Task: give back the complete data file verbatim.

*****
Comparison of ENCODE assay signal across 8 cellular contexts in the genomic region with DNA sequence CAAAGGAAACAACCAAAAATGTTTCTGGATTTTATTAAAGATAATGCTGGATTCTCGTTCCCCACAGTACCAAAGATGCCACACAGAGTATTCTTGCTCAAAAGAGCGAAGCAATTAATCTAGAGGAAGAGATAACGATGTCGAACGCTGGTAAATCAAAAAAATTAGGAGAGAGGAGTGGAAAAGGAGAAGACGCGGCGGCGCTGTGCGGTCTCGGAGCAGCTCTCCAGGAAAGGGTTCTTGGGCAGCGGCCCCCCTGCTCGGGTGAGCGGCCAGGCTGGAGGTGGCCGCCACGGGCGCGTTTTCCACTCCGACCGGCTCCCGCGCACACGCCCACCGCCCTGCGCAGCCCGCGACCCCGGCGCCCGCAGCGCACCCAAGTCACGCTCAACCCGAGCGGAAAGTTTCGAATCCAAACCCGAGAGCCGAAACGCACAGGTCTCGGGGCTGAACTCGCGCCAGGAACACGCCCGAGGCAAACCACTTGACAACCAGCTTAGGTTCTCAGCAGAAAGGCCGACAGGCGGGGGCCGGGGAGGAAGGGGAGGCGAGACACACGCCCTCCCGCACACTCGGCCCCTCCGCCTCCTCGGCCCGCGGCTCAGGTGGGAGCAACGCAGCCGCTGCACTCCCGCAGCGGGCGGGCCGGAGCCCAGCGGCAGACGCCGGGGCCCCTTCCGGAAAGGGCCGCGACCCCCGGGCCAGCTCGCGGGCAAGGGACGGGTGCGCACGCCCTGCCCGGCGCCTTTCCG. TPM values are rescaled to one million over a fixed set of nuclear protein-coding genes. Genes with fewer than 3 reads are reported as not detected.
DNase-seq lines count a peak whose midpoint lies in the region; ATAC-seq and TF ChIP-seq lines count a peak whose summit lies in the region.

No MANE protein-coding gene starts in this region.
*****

Comparison of ENCODE assay signal across 8 cellular contexts in the genomic region with DNA sequence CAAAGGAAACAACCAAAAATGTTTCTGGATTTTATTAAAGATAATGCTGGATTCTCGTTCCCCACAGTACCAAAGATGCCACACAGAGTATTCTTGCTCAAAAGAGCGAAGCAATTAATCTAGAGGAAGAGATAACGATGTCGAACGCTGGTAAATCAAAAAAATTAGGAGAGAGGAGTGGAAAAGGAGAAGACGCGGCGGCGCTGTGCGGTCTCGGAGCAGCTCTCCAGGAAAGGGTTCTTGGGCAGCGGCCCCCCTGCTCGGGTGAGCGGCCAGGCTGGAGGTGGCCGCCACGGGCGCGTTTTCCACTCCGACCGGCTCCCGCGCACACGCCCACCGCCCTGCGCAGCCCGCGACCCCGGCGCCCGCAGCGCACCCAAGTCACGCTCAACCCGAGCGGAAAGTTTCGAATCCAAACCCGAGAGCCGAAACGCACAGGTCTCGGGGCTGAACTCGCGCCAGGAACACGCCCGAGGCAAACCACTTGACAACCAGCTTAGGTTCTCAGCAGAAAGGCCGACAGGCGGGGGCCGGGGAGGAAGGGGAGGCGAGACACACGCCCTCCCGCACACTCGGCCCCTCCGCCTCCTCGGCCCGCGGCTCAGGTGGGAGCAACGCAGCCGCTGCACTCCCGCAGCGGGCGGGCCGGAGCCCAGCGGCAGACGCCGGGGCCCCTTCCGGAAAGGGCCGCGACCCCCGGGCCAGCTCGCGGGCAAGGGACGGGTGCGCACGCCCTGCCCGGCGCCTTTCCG. TPM values are rescaled to one million over a fixed set of nuclear protein-coding genes. Genes with fewer than 3 reads are reported as not detected.
DNase-seq lines count a peak whose midpoint lies in the region; ATAC-seq and TF ChIP-seq lines count a peak whose summit lies in the region.

No MANE protein-coding gene starts in this region.